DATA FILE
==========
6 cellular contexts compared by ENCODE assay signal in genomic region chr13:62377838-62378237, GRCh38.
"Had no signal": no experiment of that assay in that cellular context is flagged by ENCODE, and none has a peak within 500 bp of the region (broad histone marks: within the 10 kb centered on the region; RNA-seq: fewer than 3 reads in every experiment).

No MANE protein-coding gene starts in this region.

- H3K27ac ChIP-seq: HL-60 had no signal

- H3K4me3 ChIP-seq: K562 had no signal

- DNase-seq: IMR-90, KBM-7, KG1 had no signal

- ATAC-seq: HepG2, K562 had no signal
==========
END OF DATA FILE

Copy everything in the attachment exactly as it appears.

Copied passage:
6 cellular contexts compared by ENCODE assay signal in genomic region chr13:62377838-62378237, GRCh38.
"Had no signal": no experiment of that assay in that cellular context is flagged by ENCODE, and none has a peak within 500 bp of the region (broad histone marks: within the 10 kb centered on the region; RNA-seq: fewer than 3 reads in every experiment).

No MANE protein-coding gene starts in this region.

- H3K27ac ChIP-seq: HL-60 had no signal

- H3K4me3 ChIP-seq: K562 had no signal

- DNase-seq: IMR-90, KBM-7, KG1 had no signal

- ATAC-seq: HepG2, K562 had no signal